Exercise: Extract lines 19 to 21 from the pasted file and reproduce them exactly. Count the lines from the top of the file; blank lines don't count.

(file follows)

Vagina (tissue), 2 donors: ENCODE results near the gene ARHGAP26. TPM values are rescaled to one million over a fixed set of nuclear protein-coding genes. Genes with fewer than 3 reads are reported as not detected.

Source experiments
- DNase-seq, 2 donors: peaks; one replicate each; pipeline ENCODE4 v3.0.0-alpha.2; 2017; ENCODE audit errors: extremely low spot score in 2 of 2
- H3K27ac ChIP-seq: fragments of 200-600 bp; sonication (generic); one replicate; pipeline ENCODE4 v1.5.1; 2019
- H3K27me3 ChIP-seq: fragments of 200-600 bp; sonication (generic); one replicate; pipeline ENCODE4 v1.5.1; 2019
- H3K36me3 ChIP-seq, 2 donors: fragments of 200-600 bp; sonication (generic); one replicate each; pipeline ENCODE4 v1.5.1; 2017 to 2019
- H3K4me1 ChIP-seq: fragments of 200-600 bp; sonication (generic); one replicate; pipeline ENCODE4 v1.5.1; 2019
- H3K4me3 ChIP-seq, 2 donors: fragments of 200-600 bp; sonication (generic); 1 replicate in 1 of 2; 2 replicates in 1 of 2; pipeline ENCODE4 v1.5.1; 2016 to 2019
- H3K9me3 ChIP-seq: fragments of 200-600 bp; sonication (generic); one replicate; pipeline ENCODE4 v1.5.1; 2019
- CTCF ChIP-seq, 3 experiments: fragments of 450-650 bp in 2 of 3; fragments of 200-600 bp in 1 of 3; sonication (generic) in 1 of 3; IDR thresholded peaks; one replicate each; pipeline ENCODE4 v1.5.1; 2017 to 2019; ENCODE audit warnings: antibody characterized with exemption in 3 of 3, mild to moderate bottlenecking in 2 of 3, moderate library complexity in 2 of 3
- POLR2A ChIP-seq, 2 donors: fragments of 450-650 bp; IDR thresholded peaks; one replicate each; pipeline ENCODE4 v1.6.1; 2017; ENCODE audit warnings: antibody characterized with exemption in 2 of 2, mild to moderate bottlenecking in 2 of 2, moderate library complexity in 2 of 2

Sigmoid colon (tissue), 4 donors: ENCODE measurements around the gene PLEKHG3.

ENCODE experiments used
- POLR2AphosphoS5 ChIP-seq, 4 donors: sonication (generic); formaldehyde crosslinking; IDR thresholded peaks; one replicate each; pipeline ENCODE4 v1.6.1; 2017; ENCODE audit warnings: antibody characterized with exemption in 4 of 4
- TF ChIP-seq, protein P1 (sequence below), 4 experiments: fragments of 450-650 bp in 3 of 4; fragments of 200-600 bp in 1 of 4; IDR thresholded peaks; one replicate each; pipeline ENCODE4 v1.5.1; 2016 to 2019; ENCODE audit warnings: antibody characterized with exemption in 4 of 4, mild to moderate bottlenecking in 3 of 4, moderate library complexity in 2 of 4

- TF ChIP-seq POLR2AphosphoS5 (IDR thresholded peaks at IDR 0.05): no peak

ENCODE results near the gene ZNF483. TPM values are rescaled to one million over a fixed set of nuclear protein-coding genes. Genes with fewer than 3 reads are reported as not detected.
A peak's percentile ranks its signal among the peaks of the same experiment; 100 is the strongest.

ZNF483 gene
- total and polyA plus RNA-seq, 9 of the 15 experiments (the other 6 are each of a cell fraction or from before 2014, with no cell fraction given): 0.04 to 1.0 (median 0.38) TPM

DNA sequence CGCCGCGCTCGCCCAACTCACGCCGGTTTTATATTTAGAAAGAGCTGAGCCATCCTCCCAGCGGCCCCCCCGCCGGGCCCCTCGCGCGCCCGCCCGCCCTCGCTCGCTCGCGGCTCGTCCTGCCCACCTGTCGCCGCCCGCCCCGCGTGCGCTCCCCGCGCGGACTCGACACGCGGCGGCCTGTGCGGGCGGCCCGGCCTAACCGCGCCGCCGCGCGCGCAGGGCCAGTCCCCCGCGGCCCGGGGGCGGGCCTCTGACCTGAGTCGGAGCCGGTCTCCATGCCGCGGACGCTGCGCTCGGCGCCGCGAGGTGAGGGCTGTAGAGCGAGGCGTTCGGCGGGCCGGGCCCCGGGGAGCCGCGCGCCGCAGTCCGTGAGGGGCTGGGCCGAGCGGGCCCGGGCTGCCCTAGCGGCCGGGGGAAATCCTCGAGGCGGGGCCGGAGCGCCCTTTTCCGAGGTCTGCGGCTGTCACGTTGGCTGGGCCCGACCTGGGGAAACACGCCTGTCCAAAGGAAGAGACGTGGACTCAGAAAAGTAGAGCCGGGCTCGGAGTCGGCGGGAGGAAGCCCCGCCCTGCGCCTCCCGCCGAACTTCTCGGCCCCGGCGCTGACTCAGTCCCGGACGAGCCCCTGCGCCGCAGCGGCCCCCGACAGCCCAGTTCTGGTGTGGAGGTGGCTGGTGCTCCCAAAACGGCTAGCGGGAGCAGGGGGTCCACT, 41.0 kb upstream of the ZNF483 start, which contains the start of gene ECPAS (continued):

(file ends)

ZNF483 gene
- total and polyA plus RNA-seq, 9 of the 15 experiments (the other 6 are each of a cell fraction or from before 2014, with no cell fraction given): 0.04 to 1.0 (median 0.38) TPM

DNA sequence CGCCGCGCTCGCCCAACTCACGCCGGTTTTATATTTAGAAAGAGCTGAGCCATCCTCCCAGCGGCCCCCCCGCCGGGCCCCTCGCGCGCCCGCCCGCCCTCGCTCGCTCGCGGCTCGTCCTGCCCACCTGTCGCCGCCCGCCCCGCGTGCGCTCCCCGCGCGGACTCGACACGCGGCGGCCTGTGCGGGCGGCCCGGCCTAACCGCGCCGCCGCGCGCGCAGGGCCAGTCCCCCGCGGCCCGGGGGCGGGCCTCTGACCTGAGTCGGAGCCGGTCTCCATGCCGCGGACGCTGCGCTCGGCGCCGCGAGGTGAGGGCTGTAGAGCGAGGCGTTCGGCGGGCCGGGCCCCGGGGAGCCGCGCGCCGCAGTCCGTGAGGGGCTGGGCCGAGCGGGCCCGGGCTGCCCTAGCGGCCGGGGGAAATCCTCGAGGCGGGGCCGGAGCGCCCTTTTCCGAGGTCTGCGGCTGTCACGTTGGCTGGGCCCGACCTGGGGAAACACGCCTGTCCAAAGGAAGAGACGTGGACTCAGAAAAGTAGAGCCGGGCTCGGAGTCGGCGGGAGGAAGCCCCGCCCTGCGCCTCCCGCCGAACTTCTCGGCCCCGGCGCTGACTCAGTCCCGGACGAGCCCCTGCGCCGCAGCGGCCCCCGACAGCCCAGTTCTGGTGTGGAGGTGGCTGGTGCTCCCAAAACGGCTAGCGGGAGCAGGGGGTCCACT, 41.0 kb upstream of the ZNF483 start, which contains the start of gene ECPAS (continued):